A Clayton County State Court Jury would disagree as it awarded a $ 3.68 Million Dollar Verdict and apportioned 32% of the verdict to the owner of the hotel for failing to provide adequate security. 58% of the liability was placed on Tamario Wise who was the shooter, but not a defendant in the case. Wise is now serving fifteen (15) life sentences for this and other heinous crimes that he had committed as the leader of the gang called the Jack Boys.


A Slip and Fall in an Icy Parking Lot Yields a $ 700K Jury Verdict in Fulton County, Georgia for the Plaintiff ~ part two

parking lot with snow for dec 13 blogThis is a continuation of my blog post titled, “A Slip and Fall in an Icy Parking Lot Yields a $ 700K Jury Verdict in Fulton County, Georgia for the Plaintiff ~ part one.”

The Defendants Transwestern and Istar made several claims against Walden for failure to maintain the property properly under the circumstances and for failing to have proper insurance. It was disclosed in mediation that Walden did in fact fulfill its portion of its contractual duties to maintain the sidewalk and other walkways in the front of the building.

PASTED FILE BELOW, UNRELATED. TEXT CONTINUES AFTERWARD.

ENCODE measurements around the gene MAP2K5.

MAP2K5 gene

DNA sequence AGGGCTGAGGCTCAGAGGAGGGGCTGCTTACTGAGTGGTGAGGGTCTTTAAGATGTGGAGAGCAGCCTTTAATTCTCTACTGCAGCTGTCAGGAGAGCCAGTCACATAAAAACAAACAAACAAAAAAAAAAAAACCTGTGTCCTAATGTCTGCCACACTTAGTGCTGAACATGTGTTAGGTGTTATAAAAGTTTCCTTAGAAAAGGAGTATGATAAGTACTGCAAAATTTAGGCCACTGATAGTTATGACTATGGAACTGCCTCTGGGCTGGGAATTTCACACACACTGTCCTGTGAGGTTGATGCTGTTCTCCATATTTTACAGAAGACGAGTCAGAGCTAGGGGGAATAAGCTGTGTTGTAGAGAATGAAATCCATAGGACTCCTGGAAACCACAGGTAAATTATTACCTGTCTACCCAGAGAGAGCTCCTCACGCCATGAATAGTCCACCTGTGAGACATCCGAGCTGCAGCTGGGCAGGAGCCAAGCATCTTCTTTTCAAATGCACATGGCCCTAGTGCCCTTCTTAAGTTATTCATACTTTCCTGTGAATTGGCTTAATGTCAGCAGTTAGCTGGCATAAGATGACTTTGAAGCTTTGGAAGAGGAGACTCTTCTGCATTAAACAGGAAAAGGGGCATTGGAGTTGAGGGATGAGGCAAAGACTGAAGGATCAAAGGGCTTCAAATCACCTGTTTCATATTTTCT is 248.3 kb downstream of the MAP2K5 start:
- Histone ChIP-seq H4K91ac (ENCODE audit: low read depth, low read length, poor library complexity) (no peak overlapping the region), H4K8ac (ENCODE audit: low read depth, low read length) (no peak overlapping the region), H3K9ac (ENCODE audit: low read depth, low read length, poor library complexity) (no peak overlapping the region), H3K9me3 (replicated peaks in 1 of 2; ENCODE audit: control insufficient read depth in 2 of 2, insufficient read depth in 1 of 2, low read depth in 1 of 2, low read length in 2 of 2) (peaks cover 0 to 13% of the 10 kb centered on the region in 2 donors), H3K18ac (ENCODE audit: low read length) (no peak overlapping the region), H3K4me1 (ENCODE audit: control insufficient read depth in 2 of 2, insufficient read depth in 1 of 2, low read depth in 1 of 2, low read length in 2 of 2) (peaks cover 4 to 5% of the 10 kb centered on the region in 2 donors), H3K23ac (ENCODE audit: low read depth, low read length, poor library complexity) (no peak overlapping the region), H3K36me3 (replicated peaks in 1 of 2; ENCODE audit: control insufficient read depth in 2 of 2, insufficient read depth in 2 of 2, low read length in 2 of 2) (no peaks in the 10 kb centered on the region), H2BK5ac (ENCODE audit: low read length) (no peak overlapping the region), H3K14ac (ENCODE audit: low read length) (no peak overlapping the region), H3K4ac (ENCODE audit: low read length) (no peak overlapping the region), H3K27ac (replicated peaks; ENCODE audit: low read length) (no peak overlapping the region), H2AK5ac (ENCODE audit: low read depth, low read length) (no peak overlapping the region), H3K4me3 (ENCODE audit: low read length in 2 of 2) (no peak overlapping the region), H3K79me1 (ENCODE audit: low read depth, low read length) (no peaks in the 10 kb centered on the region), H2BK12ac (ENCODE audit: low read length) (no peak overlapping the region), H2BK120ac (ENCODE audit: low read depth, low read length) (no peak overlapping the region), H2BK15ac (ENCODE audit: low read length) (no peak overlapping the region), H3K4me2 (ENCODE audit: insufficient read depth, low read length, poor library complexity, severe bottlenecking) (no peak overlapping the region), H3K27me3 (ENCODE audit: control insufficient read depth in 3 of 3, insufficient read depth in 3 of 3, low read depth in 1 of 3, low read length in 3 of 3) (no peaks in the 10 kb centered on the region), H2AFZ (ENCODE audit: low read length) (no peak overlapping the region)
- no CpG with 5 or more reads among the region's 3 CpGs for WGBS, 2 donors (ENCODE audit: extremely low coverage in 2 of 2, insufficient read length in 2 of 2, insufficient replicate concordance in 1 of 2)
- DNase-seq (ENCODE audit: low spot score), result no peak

What was at question was whether or not Walden adequately maintained the parking spaces in the lot of the building. There were thousands of spaces to maintain, approximately 200,000, and it was Walden’s contention that it was able to maintain approximately one-half which would have been 100,000.

On November 17 the jury trial began in front of Judge Myra Dixon of the State Court of Fulton County, Georgia. What is interesting is that the Defendants had been vigorously fighting with each other the entire time prior to trial but when it came time to try the case they were no longer at each other’s throats but were actually complimentary to each other with how well the situation had been handled by each party under the circumstances. Nevertheless, the parties were again fighting by the end of the trial.